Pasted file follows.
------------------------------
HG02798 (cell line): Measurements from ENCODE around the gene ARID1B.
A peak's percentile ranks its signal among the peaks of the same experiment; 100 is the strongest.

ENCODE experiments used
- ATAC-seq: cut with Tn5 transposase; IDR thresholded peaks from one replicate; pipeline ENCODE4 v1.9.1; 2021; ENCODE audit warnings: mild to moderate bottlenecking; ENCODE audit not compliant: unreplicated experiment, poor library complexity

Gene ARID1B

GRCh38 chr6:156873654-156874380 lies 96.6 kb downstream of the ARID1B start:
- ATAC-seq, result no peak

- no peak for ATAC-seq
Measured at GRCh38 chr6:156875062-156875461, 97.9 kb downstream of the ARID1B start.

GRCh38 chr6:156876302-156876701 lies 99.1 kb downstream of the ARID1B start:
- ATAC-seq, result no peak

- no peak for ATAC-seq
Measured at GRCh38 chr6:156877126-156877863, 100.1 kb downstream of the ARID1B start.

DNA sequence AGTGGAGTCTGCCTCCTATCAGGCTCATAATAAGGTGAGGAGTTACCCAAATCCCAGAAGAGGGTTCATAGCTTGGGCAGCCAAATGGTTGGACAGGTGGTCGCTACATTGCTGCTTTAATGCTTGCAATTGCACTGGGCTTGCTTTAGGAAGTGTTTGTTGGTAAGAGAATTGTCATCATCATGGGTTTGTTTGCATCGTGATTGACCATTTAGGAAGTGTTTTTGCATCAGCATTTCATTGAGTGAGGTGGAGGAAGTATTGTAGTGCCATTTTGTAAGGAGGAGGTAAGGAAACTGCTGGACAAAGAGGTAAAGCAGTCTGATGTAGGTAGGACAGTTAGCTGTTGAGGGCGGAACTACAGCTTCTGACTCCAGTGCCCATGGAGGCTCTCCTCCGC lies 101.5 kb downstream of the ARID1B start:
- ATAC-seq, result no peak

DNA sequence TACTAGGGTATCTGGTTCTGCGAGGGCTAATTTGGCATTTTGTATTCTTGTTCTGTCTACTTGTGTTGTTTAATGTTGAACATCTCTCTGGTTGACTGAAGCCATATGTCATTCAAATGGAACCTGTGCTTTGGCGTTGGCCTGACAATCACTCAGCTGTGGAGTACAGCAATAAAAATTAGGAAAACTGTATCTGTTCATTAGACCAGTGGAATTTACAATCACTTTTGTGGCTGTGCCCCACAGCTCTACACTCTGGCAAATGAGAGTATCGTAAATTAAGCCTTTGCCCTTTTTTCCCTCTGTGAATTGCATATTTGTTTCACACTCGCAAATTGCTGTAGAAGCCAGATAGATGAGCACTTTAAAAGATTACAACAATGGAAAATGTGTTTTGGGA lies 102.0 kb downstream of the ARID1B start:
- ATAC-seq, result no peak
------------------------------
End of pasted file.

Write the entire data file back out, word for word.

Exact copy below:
HG02798 (cell line): Measurements from ENCODE around the gene ARID1B.
A peak's percentile ranks its signal among the peaks of the same experiment; 100 is the strongest.

ENCODE experiments used
- ATAC-seq: cut with Tn5 transposase; IDR thresholded peaks from one replicate; pipeline ENCODE4 v1.9.1; 2021; ENCODE audit warnings: mild to moderate bottlenecking; ENCODE audit not compliant: unreplicated experiment, poor library complexity

Gene ARID1B

GRCh38 chr6:156873654-156874380 lies 96.6 kb downstream of the ARID1B start:
- ATAC-seq, result no peak

- no peak for ATAC-seq
Measured at GRCh38 chr6:156875062-156875461, 97.9 kb downstream of the ARID1B start.

GRCh38 chr6:156876302-156876701 lies 99.1 kb downstream of the ARID1B start:
- ATAC-seq, result no peak

- no peak for ATAC-seq
Measured at GRCh38 chr6:156877126-156877863, 100.1 kb downstream of the ARID1B start.

DNA sequence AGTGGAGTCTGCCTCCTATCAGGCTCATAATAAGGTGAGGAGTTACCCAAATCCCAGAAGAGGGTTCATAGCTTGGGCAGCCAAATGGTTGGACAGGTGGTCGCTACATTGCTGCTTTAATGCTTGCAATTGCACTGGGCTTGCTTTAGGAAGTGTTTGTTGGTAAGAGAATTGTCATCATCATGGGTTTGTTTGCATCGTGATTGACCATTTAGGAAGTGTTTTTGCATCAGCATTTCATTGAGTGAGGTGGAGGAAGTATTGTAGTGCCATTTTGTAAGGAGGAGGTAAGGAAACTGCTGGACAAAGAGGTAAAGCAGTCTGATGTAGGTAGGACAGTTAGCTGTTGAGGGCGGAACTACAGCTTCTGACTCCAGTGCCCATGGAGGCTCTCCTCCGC lies 101.5 kb downstream of the ARID1B start:
- ATAC-seq, result no peak

DNA sequence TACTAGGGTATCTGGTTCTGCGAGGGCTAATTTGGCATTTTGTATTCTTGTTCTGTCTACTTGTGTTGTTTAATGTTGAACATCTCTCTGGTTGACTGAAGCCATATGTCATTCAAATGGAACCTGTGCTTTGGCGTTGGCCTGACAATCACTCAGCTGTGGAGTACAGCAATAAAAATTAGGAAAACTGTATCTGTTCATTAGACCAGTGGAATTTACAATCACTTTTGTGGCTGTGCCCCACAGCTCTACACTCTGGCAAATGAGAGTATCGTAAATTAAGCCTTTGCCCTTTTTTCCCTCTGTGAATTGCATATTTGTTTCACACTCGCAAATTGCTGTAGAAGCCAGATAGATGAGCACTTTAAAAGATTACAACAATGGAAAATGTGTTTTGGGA lies 102.0 kb downstream of the ARID1B start:
- ATAC-seq, result no peak